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Mexico

Mexico ranked No. 3 in total trade value through June with a total of $300.61 billion. Exports totaled $131.28 billion and Imports totaled $169.32 billion, a deficit of $38.04 billion.

January – June 2018

Top Trading Ports

Total Trade: $300.61 billion

RankPortTotal YTD
1Port Laredo $113,465,810,655
2El Paso Border Crossing, Texas $38,575,741,670
3Otay Mesa Freeway Border Crossing, Calif. $22,161,615,440
4Pharr International Bridge in Texas $16,963,129,819
5Eagle Pass-Piedras Negras International Bridge, Border Crossing, Texas $14,378,111,169
6Santa Teresa Border Crossing, N.M. $12,739,890,571
7Nogales Border Crossing, Ariz. $12,634,140,698
8Brownsville International Bridges $8,600,829,971
9Calexico/Mexicali (East) Border Crossing, Calif. $8,340,425,457
10Port of Houston $7,918,956,363

U.S. trade with Mexico rose to $300.61 billion through June

Mexico’s trade with the United States rose to $300.61 billion through the first six months of 2018, according to a WorldCity analysis of latest U.S. Census Bureau data. That’s 9.76 percent above its total trade during the same time period last year. Mexico’s exports increased 10.51 percent while imports rose 9.18 percent. The U.S. deficit with Mexico was $38.04 billion.

Through June, the top five among the nation’s airports, seaports and border crossings were No. 1 Port Laredo; No. 2 El Paso Border Crossing, Texas; No. 3 Otay Mesa Freeway Border Crossing, Calif.; No. 4 Pharr International Bridge in Texas; and No. 5 Eagle Pass-Piedras Negras International Bridge, Border Crossing, Texas. During the same period the previous year, the top five were No. 1 Port Laredo No. 2 El Paso Border Crossing, Texas No. 3 Otay Mesa Freeway Border Crossing, Calif. No. 4 Pharr International Bridge in Texas and No. 5 Eagle Pass-Piedras Negras International Bridge, Border Crossing, Texas. In the current time period, the top five accounted for 68.38 percent of Mexico’s U.S. trade.

Among those top five:

  • Trade with No. 1 Port Laredo rose 11.63 percent to $113.47 billion.
    Exports rose 8.2 percent to $49.79 billion. Imports rose 14.47 percent to $63.67 billion.
  • Trade with No. 2 El Paso Border Crossing, Texas rose 10.2 percent to $38.58 billion.
    Exports rose 13.26 percent to $16.46 billion. Imports rose 8.02 percent to $22.11 billion.
  • Trade with No. 3 Otay Mesa Freeway Border Crossing, Calif. rose 8.11 percent to $22.16 billion.
    Exports rose 10.38 percent to $8.4 billion. Imports rose 6.76 percent to $13.76 billion.
  • Trade with No. 4 Pharr International Bridge in Texas rose 4 percent to $16.96 billion.
    Exports rose 4.41 percent to $6.16 billion. Imports rose 3.77 percent to $10.8 billion.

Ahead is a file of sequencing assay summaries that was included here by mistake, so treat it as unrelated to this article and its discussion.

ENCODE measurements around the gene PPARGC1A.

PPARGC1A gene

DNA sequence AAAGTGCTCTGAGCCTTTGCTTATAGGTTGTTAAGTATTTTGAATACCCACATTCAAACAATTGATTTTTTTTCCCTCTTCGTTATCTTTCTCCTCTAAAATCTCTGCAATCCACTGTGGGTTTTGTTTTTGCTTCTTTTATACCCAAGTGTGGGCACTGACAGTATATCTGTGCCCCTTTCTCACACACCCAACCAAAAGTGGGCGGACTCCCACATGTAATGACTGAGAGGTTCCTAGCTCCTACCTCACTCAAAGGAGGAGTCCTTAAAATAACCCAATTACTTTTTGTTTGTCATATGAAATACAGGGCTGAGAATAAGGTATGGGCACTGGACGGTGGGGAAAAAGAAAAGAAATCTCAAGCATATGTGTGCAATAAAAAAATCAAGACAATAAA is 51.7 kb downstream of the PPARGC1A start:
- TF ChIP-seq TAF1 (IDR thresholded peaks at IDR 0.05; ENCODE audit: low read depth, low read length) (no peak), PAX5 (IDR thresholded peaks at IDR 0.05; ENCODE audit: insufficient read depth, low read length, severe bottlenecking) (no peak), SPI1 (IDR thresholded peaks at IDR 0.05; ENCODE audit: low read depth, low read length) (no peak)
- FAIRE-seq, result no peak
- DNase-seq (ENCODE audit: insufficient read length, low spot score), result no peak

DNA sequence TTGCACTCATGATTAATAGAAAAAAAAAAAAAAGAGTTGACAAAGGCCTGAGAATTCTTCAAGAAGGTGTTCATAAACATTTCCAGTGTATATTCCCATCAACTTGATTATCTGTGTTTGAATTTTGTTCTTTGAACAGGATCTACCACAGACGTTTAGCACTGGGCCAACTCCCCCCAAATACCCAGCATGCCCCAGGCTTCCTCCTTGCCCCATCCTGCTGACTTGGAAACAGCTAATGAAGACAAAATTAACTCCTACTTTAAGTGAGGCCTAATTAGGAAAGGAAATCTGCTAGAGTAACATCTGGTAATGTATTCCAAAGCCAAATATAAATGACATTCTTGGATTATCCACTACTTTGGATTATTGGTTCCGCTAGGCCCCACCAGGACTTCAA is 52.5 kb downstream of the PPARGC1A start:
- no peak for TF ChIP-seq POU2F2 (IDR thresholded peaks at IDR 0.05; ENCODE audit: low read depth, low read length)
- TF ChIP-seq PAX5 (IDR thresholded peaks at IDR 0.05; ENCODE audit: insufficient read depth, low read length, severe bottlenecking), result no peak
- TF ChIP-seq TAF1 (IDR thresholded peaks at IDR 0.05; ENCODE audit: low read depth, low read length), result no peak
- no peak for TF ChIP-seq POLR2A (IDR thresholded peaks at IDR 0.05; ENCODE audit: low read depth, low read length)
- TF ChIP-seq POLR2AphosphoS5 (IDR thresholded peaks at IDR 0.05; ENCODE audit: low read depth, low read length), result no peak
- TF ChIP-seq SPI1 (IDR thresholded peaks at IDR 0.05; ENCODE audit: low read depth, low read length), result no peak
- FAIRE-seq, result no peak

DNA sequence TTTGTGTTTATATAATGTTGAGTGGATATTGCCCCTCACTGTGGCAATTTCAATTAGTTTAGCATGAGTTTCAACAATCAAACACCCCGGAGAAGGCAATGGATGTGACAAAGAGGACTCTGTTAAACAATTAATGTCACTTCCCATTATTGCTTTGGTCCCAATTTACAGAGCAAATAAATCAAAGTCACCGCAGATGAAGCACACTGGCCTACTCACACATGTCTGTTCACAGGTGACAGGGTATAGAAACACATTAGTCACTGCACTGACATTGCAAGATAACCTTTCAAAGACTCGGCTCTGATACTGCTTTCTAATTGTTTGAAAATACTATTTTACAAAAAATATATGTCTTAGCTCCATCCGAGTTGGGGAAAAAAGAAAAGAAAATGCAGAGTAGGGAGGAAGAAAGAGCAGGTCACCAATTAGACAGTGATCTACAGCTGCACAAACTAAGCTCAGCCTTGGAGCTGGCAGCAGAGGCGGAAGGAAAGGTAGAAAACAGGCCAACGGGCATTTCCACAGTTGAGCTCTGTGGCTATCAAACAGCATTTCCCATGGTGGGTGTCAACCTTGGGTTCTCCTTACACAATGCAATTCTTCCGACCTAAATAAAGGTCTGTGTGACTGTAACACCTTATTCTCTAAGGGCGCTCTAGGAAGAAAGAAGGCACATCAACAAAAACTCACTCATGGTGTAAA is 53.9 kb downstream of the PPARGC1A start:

• Trade with No. 5 Eagle Pass-Piedras Negras International Bridge, Border Crossing, Texas fell 6.01 percent to $14.38 billion.
    Exports rose 6.3 percent to $4.18 billion. Imports fell 10.27 percent to $10.2 billion.

Mexico ranked No. 3 among the United States’ top trade partners through the current period. In the same period one year ago, it ranked No. 4.

Meanwhile, total U.S. trade with the world increased to $2.06 trillion, up 9.05 percent compared to the same period last year. The nation’s exports climbed 9.55 percent to $829.87 billion; imports climbed 8.71 percent to $1.23 trillion. The nation’s top five countries so far this year, by value, are China; Canada; Mexico; Japan and Germany. The overall trade deficit was $404.04 billion, up compared to the same period of last year when the deficit was $377.49 billion.

The top five U.S. exports to Mexico by value through June were the categories of Gasoline, other fuels; Motor vehicle parts; Computer parts; Computer chips; and Low value shipments, respectively. They accounted for 26.09 percent of total exports to Mexico.

The value of the top five categories of U.S. imports from Mexico –– Motor vehicles for transporting people; Computers; Motor vehicle parts; Commercial vehicles; and Oil –– accounted for 34.47 percent of all inbound shipments.

Looking more closely at U.S. exports to Mexico:

  • Gasoline, other fuels rose 44.14 percent compared to last year to $12.83 billion.
  • Motor vehicle parts rose 6.2 percent compared to last year to $8.34 billion.
  • Computer parts rose 12.06 percent compared to last year to $5.72 billion.
  • Computer chips rose 19.3 percent compared to last year to $3.71 billion.
  • Low value shipments rose 9.75 percent compared to last year to $3.65 billion.

Looking more closely at U.S. imports from Mexico:

  • Motor vehicles for transporting people rose 14.44 percent compared to last year to $16.47 billion.
  • Computers rose 42.21 percent compared to last year to $13 billion.
  • Motor vehicle parts rose 5.35 percent compared to last year to $12.17 billion.
  • Commercial vehicles fell 14.01 percent compared to last year to $10.13 billion.
  • Oil rose 35.36 percent compared to last year to $6.6 billion.

In the latest annual figures available, Mexico recorded $557.03 billion in trade with the United States. At year’s end, its were Laredo; El Paso; San Diego; Phoenix/Nogales; and Houston. Total U.S. exports to Mexico were $ 242.99 billion and imports from Mexico were $314.05 billion. The U.S. deficit with Mexico was $71.06 billion.